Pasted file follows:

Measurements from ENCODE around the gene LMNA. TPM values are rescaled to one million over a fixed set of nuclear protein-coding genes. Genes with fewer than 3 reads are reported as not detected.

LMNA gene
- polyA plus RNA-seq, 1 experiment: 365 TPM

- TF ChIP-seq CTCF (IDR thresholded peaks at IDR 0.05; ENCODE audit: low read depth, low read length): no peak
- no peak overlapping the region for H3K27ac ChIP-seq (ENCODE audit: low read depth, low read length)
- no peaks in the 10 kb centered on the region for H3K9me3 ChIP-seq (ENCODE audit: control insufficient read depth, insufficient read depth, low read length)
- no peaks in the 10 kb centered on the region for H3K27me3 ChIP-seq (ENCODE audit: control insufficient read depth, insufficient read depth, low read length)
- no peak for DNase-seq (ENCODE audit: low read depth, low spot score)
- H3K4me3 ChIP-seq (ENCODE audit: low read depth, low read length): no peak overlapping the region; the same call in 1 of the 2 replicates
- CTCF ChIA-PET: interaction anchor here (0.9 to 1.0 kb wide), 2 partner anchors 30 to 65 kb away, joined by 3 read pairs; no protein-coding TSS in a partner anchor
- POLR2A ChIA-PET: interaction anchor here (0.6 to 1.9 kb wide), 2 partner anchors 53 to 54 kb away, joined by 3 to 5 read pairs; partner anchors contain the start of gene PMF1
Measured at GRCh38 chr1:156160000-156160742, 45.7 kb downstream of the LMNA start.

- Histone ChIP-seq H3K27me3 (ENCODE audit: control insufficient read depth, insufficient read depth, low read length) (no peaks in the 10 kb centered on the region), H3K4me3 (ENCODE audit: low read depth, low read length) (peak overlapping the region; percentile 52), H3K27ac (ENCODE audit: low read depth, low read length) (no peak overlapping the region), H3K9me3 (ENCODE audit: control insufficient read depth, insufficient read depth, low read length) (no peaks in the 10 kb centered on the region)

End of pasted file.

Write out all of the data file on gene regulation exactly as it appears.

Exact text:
Measurements from ENCODE around the gene LMNA. TPM values are rescaled to one million over a fixed set of nuclear protein-coding genes. Genes with fewer than 3 reads are reported as not detected.

LMNA gene
- polyA plus RNA-seq, 1 experiment: 365 TPM

- TF ChIP-seq CTCF (IDR thresholded peaks at IDR 0.05; ENCODE audit: low read depth, low read length): no peak
- no peak overlapping the region for H3K27ac ChIP-seq (ENCODE audit: low read depth, low read length)
- no peaks in the 10 kb centered on the region for H3K9me3 ChIP-seq (ENCODE audit: control insufficient read depth, insufficient read depth, low read length)
- no peaks in the 10 kb centered on the region for H3K27me3 ChIP-seq (ENCODE audit: control insufficient read depth, insufficient read depth, low read length)
- no peak for DNase-seq (ENCODE audit: low read depth, low spot score)
- H3K4me3 ChIP-seq (ENCODE audit: low read depth, low read length): no peak overlapping the region; the same call in 1 of the 2 replicates
- CTCF ChIA-PET: interaction anchor here (0.9 to 1.0 kb wide), 2 partner anchors 30 to 65 kb away, joined by 3 read pairs; no protein-coding TSS in a partner anchor
- POLR2A ChIA-PET: interaction anchor here (0.6 to 1.9 kb wide), 2 partner anchors 53 to 54 kb away, joined by 3 to 5 read pairs; partner anchors contain the start of gene PMF1
Measured at GRCh38 chr1:156160000-156160742, 45.7 kb downstream of the LMNA start.

- Histone ChIP-seq H3K27me3 (ENCODE audit: control insufficient read depth, insufficient read depth, low read length) (no peaks in the 10 kb centered on the region), H3K4me3 (ENCODE audit: low read depth, low read length) (peak overlapping the region; percentile 52), H3K27ac (ENCODE audit: low read depth, low read length) (no peak overlapping the region), H3K9me3 (ENCODE audit: control insufficient read depth, insufficient read depth, low read length) (no peaks in the 10 kb centered on the region)